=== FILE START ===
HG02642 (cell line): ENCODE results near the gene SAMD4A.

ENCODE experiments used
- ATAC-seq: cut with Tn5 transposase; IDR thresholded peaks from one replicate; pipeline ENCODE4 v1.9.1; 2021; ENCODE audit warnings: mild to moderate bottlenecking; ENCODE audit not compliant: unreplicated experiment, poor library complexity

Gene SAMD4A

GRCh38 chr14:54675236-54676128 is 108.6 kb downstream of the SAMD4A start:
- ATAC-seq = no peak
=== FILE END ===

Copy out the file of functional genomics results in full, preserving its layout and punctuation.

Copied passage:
HG02642 (cell line): ENCODE results near the gene SAMD4A.

ENCODE experiments used
- ATAC-seq: cut with Tn5 transposase; IDR thresholded peaks from one replicate; pipeline ENCODE4 v1.9.1; 2021; ENCODE audit warnings: mild to moderate bottlenecking; ENCODE audit not compliant: unreplicated experiment, poor library complexity

Gene SAMD4A

GRCh38 chr14:54675236-54676128 is 108.6 kb downstream of the SAMD4A start:
- ATAC-seq = no peak